Maryland high school sports, postponed for the coronavirus pandemic, may return as soon as October, Maryland State Superintendent of Schools Karen Salmon announced Thursday, reversing a decision earlier this month to play all sports in the spring.
“High school sports and competition are deeply rooted in the fabric of our schools and communities,” Salmon said at a news conference with Gov. Larry Hogan. “The steps taken today are directly related to the needs of our students to be active and engaged for their physical, social and emotional well being.”
Under the new plan, the fall sports season for football, soccer, field hockey, golf, cross country and volleyball would have seven weeks available for competition with practices starting Oct. 7, competitions Oct. 27 to Dec. 12 and a “culminating event/tournament” taking place Dec. 14-19.
Maryland is one of only seven states to have no fall competition so far this year. Within the last month, Delaware and Michigan also reversed prior decisions to play sports in the spring.
The decision to let play resume comes as most public school systems remain closed for in-person classes, though 17 of the state’s 24 systems are planning to start bringing back small groups of students in October and November. The Hogan administration, meanwhile, is pushing forward with reopening the economy and urging schools to reopen to students, citing health metrics that show some of the lowest levels of new cases, deaths and hospitalizations related to the coronavirus.
“We think it’s really important to try to make efforts to get more of them back into face-to-face instruction and to give them the opportunity to have some of this sports activity that they also need,” the Republican governor said during the news conference.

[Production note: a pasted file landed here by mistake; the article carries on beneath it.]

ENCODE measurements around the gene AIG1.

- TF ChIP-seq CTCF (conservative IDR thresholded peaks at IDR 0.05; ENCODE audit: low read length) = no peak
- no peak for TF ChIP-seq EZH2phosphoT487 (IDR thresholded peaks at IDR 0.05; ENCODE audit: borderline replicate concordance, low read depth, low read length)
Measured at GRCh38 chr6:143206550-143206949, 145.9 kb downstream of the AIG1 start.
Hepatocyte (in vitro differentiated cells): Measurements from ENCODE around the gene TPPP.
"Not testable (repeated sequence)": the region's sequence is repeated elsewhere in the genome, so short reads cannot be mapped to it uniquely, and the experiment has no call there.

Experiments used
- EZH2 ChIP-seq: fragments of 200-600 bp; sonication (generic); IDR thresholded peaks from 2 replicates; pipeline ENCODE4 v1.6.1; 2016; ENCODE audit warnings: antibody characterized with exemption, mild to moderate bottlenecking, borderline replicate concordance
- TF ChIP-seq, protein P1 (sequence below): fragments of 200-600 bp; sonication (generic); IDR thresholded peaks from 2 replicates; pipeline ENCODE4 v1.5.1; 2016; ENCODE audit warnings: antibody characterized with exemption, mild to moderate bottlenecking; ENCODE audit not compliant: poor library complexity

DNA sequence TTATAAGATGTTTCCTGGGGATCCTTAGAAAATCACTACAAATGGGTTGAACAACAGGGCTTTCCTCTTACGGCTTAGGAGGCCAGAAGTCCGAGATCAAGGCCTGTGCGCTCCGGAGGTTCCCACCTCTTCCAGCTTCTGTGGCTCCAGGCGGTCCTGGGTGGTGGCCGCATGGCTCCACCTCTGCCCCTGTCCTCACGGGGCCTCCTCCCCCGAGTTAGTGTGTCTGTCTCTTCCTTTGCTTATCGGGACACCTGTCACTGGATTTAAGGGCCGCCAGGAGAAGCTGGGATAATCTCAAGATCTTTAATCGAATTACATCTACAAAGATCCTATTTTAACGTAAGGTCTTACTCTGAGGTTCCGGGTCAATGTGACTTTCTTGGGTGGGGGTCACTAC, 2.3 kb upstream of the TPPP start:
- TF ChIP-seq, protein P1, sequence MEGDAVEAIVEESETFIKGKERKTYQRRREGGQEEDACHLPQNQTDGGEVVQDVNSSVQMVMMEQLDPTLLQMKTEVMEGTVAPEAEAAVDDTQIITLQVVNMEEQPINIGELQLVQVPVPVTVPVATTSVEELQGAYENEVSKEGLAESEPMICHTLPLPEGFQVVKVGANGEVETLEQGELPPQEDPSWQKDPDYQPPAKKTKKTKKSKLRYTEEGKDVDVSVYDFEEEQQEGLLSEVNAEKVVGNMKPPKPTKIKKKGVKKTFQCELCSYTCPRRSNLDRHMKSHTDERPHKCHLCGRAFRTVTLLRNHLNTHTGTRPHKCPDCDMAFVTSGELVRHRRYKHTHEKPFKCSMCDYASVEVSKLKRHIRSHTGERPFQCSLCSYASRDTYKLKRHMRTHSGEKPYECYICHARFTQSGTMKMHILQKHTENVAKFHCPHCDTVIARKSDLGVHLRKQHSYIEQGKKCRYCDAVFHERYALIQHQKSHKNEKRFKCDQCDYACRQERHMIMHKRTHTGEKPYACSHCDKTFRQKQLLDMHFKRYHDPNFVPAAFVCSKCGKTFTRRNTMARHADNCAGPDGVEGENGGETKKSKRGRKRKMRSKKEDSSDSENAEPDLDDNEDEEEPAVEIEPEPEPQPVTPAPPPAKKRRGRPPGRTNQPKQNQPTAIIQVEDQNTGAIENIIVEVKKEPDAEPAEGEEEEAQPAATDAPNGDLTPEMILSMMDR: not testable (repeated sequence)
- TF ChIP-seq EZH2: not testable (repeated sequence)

Hogan added that “our health metrics could not possibly be any better,” citing "record low positivity, record low number of [coronavirus] cases per 100,000.
Salmon said the Maryland State Department of Education and the Maryland Public Secondary Schools Athletic Association “heard loudly and clearly from members of the school communities across the state” the desire for fall sports.
Salmon noted that local school systems that choose not to restart the fall sports season in October may use the second-semester plan announced earlier by the MPSSAA.
“Local school systems can make their decisions based on their metrics at that point in time," she said.
Montgomery County, the state’s largest school district, said Thursday in a release it will continue with virtual athletics during the first semester “at this time.”
Public health experts warned that playing any sports and participating in practices and other events comes with some risk during the pandemic.
“It’s kind of putting the cart before the horse to be thinking about high school sports before we have students back in the classroom,” said Tara Kirk Sell, a senior scholar in the Johns Hopkins Center for Health Security. “However, there are a number of sports that might be done with lower levels of risks, especially those occurring outdoors.”
Sell said her main concerns were activities done indoors, such as using training facilities and locker rooms. But even if there were safety measures during the sports activities themselves, officials would need to encourage a “culture of safety” so that related activities don’t pose risks, she said. That includes gatherings before and after games.
Georges C. Benjamin, executive director of the American Public Health Association, went further and called it “a fundamentally bad idea” to play most sports.
He said noncontact sports could perhaps be done safely so long as everyone kept their distance, there were no crowds in the stands and no one used a locker room.
“That’s probably safer than contact sports like hockey, baseball, football, basketball and soccer where you are huffing and puffing and wearing a mask really doesn’t work,” he said.
He said professional athletics have created bubbles in which everyone is screened on a regular basis, but players still are testing positive for the virus. Benjamin also said research shows there are significant health risks from infections, even in young healthy athletes, such as inflammation around the heart.